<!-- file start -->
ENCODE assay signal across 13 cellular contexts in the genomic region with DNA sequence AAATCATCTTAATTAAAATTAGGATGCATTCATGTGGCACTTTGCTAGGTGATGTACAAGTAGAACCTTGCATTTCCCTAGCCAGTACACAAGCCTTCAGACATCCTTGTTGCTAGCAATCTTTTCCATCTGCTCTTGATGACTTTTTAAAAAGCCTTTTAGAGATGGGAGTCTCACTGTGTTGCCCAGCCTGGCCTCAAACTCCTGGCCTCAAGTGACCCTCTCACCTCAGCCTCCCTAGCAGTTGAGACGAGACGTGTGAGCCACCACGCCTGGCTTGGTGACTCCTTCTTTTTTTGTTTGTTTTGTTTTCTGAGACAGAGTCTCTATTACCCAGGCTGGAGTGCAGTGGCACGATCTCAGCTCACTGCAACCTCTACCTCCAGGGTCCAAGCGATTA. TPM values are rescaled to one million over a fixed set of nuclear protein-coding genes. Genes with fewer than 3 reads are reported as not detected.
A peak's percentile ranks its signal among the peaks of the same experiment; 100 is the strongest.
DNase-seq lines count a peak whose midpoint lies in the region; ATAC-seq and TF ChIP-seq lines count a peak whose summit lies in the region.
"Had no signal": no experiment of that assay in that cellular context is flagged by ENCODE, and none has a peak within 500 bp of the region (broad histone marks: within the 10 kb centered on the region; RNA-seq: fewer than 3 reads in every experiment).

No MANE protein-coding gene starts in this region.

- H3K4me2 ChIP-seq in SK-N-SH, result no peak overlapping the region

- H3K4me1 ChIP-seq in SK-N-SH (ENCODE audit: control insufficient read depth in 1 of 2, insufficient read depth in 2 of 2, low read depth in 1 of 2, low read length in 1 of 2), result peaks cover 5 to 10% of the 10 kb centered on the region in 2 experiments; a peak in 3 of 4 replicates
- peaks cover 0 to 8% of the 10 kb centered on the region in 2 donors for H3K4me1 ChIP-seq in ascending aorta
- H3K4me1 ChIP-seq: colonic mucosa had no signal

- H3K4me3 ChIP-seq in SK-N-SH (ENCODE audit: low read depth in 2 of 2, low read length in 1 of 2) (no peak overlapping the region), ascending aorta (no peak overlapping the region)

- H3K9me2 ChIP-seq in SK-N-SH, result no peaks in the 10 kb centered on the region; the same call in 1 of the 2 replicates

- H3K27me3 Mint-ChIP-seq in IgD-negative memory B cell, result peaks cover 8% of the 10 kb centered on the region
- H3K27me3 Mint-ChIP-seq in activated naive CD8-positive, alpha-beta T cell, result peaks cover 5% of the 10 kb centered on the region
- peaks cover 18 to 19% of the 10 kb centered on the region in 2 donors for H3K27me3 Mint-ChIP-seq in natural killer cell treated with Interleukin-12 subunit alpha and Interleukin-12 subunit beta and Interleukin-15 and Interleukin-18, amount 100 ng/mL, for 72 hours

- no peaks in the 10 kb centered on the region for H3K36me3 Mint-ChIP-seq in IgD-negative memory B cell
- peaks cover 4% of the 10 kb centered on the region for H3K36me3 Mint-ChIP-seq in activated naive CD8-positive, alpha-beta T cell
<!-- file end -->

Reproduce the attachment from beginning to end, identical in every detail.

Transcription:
ENCODE assay signal across 13 cellular contexts in the genomic region with DNA sequence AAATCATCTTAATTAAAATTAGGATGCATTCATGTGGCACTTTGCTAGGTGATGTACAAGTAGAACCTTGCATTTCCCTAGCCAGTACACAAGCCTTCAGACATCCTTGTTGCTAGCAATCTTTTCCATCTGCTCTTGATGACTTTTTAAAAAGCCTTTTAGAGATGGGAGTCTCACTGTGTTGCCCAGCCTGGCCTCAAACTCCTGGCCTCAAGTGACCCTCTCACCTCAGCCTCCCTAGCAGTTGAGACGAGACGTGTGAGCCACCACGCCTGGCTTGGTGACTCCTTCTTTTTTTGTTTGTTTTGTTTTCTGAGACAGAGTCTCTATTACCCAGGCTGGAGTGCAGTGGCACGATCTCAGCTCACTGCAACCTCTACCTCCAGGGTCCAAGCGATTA. TPM values are rescaled to one million over a fixed set of nuclear protein-coding genes. Genes with fewer than 3 reads are reported as not detected.
A peak's percentile ranks its signal among the peaks of the same experiment; 100 is the strongest.
DNase-seq lines count a peak whose midpoint lies in the region; ATAC-seq and TF ChIP-seq lines count a peak whose summit lies in the region.
"Had no signal": no experiment of that assay in that cellular context is flagged by ENCODE, and none has a peak within 500 bp of the region (broad histone marks: within the 10 kb centered on the region; RNA-seq: fewer than 3 reads in every experiment).

No MANE protein-coding gene starts in this region.

- H3K4me2 ChIP-seq in SK-N-SH, result no peak overlapping the region

- H3K4me1 ChIP-seq in SK-N-SH (ENCODE audit: control insufficient read depth in 1 of 2, insufficient read depth in 2 of 2, low read depth in 1 of 2, low read length in 1 of 2), result peaks cover 5 to 10% of the 10 kb centered on the region in 2 experiments; a peak in 3 of 4 replicates
- peaks cover 0 to 8% of the 10 kb centered on the region in 2 donors for H3K4me1 ChIP-seq in ascending aorta
- H3K4me1 ChIP-seq: colonic mucosa had no signal

- H3K4me3 ChIP-seq in SK-N-SH (ENCODE audit: low read depth in 2 of 2, low read length in 1 of 2) (no peak overlapping the region), ascending aorta (no peak overlapping the region)

- H3K9me2 ChIP-seq in SK-N-SH, result no peaks in the 10 kb centered on the region; the same call in 1 of the 2 replicates

- H3K27me3 Mint-ChIP-seq in IgD-negative memory B cell, result peaks cover 8% of the 10 kb centered on the region
- H3K27me3 Mint-ChIP-seq in activated naive CD8-positive, alpha-beta T cell, result peaks cover 5% of the 10 kb centered on the region
- peaks cover 18 to 19% of the 10 kb centered on the region in 2 donors for H3K27me3 Mint-ChIP-seq in natural killer cell treated with Interleukin-12 subunit alpha and Interleukin-12 subunit beta and Interleukin-15 and Interleukin-18, amount 100 ng/mL, for 72 hours

- no peaks in the 10 kb centered on the region for H3K36me3 Mint-ChIP-seq in IgD-negative memory B cell
- peaks cover 4% of the 10 kb centered on the region for H3K36me3 Mint-ChIP-seq in activated naive CD8-positive, alpha-beta T cell